Jeff Gaudette—Sleep. Almost all runners could use more of it, but very few are able to get the optimal number of hours they need every night. Running magazines and websites routinely publish articles on the importance of sleep, so it’s no surprise that runners understand the critical role sleep plays in the recovery process. Unfortunately, some runners simply can’t find the time to slumber 7 to 8 hours per night and still fit in everything else they need to do in a day. For these athletes, getting a full night’s sleep may end up low on the priority list even though they know it should rank high in order of importance.
About 40 million Americans—and by extension thousands of runners—suffer from chronic sleep issues. But what about the runners who understand the important role sleep plays in the recovery process, and diligently try to get in their 7 to 9 hours each night, but can’t because of sleeping disorders? Take for example Bobby Curtis or Tera Moody, elite runners who suffer from insomnia despite taking extreme measures to reverse the situation and get the sleep they need. What can runners like them do to improve their sleep quality? And is it possible that running might be the cause of sleep-related issues?
In the following sections we’ll examine four common, and often overlooked, sleep issues that affect runners and offer some helpful suggestions for those unfortunate athletes who suffer from sleeping trouble despite their best attempts to get the rest they know they need.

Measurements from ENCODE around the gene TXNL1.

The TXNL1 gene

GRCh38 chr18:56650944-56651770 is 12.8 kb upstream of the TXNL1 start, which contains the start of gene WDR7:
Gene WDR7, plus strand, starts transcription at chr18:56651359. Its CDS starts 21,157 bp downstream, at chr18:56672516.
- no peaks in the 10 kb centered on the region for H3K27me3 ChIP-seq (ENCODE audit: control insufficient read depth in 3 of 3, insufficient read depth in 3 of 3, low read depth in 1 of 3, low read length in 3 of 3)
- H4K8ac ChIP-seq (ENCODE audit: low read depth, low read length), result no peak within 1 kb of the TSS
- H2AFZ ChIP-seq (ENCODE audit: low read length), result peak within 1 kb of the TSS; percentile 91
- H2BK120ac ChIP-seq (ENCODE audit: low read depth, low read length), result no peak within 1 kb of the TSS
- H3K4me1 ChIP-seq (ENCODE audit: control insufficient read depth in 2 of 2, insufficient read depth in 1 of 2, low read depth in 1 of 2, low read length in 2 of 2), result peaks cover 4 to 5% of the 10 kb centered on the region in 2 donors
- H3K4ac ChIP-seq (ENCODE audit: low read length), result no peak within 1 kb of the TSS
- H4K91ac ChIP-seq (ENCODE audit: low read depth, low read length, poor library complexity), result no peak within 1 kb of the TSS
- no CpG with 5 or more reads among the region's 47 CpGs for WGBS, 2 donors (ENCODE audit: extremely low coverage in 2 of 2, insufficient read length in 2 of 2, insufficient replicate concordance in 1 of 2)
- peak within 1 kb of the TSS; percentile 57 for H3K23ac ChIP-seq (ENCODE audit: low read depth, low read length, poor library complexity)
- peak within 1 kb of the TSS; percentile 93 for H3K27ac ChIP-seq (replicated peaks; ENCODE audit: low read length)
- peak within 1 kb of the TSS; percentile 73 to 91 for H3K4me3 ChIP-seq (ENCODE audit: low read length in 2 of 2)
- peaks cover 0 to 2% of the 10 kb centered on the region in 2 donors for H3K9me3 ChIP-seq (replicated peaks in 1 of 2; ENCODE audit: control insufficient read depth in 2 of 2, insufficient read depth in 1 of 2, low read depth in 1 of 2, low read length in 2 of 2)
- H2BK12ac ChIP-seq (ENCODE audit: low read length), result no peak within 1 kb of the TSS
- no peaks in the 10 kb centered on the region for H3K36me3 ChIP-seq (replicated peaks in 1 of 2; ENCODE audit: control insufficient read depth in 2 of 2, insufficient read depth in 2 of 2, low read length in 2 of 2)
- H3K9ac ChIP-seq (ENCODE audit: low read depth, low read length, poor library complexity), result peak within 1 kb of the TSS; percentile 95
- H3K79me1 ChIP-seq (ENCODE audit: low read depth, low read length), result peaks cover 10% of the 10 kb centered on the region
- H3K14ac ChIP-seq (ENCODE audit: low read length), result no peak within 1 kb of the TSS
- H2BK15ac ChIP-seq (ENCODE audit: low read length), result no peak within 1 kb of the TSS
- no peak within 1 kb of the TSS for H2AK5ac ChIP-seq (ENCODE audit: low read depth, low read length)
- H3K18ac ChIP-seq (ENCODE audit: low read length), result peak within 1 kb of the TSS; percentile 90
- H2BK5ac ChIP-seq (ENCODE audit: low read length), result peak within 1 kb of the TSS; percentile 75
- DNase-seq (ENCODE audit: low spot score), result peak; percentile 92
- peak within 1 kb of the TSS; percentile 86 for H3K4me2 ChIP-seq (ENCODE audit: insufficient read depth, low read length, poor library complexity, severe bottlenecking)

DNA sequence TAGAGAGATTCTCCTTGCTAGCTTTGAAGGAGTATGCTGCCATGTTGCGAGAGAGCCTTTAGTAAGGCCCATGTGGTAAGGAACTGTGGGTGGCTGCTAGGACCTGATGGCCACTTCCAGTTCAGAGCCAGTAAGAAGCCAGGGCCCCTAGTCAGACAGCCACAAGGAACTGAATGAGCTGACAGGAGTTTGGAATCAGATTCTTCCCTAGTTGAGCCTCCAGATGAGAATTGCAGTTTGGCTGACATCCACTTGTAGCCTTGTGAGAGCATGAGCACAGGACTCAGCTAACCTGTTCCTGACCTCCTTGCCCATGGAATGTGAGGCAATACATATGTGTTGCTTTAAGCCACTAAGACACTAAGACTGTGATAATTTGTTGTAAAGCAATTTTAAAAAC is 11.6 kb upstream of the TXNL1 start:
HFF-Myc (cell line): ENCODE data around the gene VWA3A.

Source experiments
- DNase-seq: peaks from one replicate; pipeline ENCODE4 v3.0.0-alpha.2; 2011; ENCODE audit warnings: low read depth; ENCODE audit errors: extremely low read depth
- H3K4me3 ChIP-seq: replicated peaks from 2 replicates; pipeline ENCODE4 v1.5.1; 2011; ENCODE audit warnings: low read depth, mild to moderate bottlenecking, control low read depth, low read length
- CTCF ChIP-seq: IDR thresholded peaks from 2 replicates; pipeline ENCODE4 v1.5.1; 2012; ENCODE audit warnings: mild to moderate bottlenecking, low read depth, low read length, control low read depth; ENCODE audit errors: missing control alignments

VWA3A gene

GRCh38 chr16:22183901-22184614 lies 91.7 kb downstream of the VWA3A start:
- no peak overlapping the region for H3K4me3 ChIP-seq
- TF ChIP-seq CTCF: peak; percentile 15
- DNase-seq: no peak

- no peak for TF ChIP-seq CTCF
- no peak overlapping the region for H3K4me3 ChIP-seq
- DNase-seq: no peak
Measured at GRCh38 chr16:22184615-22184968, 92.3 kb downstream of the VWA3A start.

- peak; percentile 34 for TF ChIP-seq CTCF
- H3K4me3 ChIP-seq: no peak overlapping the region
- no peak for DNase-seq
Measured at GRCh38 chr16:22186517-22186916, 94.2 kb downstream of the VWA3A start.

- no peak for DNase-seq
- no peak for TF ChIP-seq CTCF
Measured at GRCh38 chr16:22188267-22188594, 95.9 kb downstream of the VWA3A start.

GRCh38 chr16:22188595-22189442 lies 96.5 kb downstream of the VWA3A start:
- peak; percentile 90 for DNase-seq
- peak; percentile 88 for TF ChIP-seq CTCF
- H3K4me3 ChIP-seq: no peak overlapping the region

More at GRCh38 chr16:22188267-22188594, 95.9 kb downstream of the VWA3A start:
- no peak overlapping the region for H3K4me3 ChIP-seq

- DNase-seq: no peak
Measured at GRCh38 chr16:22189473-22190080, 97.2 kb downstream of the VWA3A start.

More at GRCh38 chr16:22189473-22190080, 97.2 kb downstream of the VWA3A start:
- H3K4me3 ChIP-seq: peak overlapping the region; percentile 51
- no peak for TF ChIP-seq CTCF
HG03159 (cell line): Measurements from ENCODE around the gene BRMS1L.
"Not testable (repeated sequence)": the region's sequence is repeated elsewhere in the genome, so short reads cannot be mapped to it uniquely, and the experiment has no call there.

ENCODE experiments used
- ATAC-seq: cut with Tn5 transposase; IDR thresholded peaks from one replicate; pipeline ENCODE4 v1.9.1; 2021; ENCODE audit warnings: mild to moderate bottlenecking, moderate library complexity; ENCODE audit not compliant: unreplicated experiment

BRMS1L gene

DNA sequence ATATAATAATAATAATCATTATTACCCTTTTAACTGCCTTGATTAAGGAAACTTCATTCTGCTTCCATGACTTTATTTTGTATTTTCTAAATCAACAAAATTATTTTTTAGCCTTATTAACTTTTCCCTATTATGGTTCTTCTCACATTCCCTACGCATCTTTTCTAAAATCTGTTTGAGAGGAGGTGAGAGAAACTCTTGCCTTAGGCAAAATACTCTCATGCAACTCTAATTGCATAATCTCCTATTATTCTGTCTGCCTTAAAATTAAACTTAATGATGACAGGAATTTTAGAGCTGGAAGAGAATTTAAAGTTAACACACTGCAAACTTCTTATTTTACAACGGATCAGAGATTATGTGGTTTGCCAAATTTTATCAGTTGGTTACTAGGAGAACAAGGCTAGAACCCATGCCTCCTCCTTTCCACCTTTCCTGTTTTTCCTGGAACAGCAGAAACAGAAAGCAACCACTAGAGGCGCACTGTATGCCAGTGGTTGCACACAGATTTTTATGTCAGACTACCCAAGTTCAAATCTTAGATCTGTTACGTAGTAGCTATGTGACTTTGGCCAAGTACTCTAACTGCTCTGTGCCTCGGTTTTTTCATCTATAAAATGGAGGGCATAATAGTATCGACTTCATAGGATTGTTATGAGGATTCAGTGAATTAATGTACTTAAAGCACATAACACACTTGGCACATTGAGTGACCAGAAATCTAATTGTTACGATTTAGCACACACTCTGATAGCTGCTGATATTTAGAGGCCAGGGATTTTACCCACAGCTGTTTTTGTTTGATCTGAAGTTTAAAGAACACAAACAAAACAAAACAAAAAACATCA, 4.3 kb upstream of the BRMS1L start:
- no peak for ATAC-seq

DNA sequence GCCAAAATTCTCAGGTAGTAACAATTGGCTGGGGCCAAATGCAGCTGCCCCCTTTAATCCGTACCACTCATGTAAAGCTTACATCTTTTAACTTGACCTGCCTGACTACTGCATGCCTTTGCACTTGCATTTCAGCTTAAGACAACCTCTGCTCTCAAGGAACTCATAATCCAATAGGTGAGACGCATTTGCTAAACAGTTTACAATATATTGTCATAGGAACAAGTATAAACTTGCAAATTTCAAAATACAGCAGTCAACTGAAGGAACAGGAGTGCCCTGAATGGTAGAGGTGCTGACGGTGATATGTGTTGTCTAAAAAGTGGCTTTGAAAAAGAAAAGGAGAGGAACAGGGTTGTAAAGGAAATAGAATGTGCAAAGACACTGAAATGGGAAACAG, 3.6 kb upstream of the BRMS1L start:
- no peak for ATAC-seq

Common Causes Of Sleeping Issues For Runners
Sleep apnea, generally characterized by abnormal pauses in your breathing rhythm while sleeping, is most commonly seen in overweight, older men (mainly individuals who have thick necks, which narrow the airways when sleeping). However, recent research published in the journal Clinics in Sports Medicine suggests that even a thin neck—commonly found on gaunt but healthy distance runners, as well as most women—can also be a risk factor for sleep apnea.
Simply speaking, a thin neck provides less room for air to pass through once the muscles relax during sleep. This paradoxical phenomenon may cause many runners with sleep issues to be misdiagnosed, or for sleep apnea to be ignored as a possible cause for sleep issues all together.
What you can do:
Potential cures for sleep apnea are more extensive than this article can cover. However, if you snore, find yourself constantly tired throughout the day, or think you may be suffering from sleep apnea, consult your doctor. Don’t be afraid to voice your concerns. Even medical professionals fall victim to categorizing certain conditions based on genetic or lifestyle factors.
High Cortisol Levels And Increased Body Temperature
Running will usually make you tired, and partaking in the activity often does the trick for most people who suffer from sleeping issues. However, running too close to bed time can impair sleep, mainly due to elevated cortisol levels and increased body temperature.
Cortisol is a hormone produced by your adrenal glands that increases blood sugar levels, suppresses the immune system, and aids in fat, protein and carbohydrate metabolism. Cortisol is normally highest in the morning and then slowly lowers itself throughout the day. However, hard workouts elevate cortisol levels (and can keep them elevated for up to 9 hours post workout), which can wreak havoc on an athlete’s sleep cycle.
Likewise, running elevates your core body temperature, even if it’s cold outside or you’re not running particularly hard. It can take 4-6 hours for the body to cool back down to a normal temperature after running. This prolonged increase in body temperature will delay the transition to deeper sleeping patterns.
What you can do:
- Try to schedule your run so you finish at least three hours before going to bed, especially if you are the type of person who becomes more alert with exercise. The further away from bedtime you can run, the less likely you are to suffer from these issues.